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Anesthetic Metabolism - Toxic Effects in OR Personnel.
Stanford University, Terminal Progress Report :6 pages
Studies were conducted on the binding of halothane (151677) metabolites to human liver and gonads. Possible metabolism of nitrous-oxide (10024972) was also studied using isotope ratio mass spectrometry and a method of electron paramagnetic resonance spin trapping. A gas chromatograph/mass spectrometry technique was developed to identify and quantify the volatile metabolites of halothane produced in patients and in-vitro incubations. The most toxic metabolite was formed in the patient's breathing circuit, mainly from contact of halothane with hot, wet soda lime. Toxicity and mutagenicity studies, making use of a new log growth mutagenic assay particularly appropriate for assessing potentially mutagenic halocarbons, indicated that some of the reductive metabolites were moderately mutagenic. Efforts were undertaken to develop a synthetic system in which drug metabolism can be studied using highly purified single forms of cytochrome-P-450 proteins in a membrane environment of exactly defined composition and physical properties. An aim in the development of this reconstitution technique was the ability to use human liver cytochromes in this system and ultimately develop a system in which drug toxicity could be tested in human liver cell components without exposing humans to harmful drugs.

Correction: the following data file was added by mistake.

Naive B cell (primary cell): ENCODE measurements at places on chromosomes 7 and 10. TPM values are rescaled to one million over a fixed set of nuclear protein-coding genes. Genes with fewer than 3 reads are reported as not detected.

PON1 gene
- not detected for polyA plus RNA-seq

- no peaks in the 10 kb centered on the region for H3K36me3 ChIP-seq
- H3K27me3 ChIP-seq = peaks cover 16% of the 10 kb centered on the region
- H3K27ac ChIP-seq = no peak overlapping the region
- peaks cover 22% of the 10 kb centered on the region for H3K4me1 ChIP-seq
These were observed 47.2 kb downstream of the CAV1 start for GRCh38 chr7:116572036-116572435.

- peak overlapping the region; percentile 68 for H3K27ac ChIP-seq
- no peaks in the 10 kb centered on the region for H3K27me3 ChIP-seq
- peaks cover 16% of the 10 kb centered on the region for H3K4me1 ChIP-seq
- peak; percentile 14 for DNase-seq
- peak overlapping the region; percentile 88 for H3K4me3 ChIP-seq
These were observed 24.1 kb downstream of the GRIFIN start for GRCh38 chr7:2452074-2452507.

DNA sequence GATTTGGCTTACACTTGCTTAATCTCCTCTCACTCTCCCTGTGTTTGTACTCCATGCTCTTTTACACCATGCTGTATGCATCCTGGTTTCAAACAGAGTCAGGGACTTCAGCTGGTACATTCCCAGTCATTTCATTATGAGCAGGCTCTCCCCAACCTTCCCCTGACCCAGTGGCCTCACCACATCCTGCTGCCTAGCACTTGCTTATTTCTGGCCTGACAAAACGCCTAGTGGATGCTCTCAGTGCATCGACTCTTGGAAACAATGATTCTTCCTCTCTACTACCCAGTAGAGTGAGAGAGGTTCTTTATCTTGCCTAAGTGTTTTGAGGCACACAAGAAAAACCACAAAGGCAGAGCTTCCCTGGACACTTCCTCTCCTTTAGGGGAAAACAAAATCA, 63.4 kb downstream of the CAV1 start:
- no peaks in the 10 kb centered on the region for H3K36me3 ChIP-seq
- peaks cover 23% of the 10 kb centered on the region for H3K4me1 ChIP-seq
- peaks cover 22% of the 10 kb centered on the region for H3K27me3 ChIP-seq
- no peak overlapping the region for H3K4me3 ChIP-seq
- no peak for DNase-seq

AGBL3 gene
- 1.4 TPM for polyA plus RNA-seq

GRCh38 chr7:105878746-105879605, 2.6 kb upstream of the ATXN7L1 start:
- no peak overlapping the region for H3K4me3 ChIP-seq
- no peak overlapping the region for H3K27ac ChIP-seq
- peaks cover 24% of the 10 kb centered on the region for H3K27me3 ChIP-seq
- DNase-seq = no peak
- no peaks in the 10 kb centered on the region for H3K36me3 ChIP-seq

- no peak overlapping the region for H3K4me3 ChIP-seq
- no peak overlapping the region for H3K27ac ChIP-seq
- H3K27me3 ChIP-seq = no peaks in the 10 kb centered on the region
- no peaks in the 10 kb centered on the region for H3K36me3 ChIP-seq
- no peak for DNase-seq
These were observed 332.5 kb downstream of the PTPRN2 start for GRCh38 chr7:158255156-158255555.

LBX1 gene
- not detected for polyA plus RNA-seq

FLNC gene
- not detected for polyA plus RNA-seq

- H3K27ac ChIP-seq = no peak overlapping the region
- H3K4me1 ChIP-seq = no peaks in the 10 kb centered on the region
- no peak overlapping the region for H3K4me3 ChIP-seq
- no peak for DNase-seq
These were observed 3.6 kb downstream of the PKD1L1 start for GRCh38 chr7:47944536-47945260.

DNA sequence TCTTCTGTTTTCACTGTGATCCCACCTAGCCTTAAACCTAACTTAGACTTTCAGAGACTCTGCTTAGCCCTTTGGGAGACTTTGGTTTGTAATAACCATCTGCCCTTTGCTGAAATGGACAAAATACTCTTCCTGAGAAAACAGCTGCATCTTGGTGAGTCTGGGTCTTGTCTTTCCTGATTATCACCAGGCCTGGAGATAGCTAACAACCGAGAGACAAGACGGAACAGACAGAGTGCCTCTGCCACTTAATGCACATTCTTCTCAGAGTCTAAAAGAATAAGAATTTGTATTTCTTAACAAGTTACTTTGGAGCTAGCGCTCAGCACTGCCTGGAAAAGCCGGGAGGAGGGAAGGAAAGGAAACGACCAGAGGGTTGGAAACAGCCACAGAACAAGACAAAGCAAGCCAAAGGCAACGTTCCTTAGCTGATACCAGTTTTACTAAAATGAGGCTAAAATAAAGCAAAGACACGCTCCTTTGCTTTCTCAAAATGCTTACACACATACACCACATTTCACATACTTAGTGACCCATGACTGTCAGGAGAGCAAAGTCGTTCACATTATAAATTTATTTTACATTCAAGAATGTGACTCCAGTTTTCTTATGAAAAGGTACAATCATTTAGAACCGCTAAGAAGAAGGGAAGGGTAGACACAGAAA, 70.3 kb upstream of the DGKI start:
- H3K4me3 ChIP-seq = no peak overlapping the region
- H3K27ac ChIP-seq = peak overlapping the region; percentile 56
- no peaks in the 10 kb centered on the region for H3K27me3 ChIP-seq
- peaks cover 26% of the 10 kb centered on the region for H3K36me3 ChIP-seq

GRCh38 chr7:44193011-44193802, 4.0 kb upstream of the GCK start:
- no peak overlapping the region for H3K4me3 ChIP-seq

NIOSH-Grant; Pulmonary-system-disorders; Pharmacodynamics; Metabolic-study; Anesthetics; Anesthesiology; Chromatographic-analysis; Mutagens; Liver-damage;
Anesthesia Stanford University 300 Pasteur Drive Stanford, Calif 94305
NTIS Accession No.
Stanford University, Terminal Progress Report
Stanford University, Stanford, California
Page last reviewed: September 2, 2020
Content source: National Institute for Occupational Safety and Health Education and Information Division